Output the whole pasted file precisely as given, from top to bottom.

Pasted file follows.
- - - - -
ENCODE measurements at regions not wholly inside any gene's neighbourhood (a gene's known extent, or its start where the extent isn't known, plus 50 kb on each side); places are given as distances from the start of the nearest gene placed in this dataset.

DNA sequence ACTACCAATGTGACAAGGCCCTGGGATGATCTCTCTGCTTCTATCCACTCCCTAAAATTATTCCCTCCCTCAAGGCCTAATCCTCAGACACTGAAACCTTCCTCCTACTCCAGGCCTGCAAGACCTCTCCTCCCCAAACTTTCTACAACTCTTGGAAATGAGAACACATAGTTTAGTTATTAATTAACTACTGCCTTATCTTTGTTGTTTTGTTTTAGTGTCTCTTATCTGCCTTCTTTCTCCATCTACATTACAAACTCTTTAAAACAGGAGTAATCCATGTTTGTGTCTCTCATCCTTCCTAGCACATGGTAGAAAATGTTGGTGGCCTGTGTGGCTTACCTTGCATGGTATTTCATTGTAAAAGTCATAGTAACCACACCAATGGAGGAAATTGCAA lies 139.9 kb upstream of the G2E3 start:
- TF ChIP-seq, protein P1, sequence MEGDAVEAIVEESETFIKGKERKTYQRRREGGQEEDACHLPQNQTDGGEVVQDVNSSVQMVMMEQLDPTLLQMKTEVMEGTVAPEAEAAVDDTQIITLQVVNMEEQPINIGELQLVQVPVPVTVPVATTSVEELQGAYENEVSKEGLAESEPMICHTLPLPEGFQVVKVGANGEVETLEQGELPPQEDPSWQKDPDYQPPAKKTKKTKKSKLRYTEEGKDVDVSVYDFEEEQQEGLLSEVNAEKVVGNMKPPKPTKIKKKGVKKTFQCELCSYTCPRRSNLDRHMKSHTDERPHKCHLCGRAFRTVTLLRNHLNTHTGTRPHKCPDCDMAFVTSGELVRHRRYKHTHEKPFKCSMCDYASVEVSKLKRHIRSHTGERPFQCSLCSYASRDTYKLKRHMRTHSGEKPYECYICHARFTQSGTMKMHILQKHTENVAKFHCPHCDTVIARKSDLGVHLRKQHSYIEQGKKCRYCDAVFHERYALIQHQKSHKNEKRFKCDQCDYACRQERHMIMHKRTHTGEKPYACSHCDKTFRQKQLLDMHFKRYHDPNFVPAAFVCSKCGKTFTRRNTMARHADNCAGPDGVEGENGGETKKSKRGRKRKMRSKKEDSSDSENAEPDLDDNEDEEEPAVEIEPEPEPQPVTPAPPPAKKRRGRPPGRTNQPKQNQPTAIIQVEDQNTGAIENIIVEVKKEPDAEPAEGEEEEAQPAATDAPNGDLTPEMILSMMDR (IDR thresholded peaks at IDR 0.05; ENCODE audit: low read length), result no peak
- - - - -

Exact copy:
ENCODE measurements at regions not wholly inside any gene's neighbourhood (a gene's known extent, or its start where the extent isn't known, plus 50 kb on each side); places are given as distances from the start of the nearest gene placed in this dataset.

DNA sequence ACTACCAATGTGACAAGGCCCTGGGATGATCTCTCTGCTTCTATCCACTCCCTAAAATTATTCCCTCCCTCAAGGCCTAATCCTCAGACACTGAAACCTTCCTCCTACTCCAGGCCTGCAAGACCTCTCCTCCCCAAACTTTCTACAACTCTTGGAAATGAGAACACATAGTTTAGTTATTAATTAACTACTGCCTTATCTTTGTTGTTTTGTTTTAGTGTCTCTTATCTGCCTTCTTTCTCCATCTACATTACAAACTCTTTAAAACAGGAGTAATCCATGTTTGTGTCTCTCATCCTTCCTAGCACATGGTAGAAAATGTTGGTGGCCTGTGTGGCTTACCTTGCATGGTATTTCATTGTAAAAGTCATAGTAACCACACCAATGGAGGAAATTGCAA lies 139.9 kb upstream of the G2E3 start:
- TF ChIP-seq, protein P1, sequence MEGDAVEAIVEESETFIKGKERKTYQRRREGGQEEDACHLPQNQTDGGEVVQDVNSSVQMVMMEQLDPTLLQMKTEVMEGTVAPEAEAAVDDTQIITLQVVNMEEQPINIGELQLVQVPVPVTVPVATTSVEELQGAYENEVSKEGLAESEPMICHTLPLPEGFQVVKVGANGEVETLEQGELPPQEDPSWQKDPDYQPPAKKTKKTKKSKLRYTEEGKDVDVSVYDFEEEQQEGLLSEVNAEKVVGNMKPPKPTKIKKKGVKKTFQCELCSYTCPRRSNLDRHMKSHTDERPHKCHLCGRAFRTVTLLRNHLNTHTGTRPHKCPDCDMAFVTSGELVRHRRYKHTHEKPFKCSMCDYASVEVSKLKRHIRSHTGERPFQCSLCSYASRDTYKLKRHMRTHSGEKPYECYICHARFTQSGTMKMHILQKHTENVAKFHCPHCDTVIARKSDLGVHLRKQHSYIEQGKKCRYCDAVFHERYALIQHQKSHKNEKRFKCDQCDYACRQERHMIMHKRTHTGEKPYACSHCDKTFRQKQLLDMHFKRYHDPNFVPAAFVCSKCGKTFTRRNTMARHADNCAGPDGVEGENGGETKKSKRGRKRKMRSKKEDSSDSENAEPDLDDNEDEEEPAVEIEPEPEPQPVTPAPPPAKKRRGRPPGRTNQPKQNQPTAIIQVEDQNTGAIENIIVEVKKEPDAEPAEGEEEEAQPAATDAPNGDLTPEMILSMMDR (IDR thresholded peaks at IDR 0.05; ENCODE audit: low read length), result no peak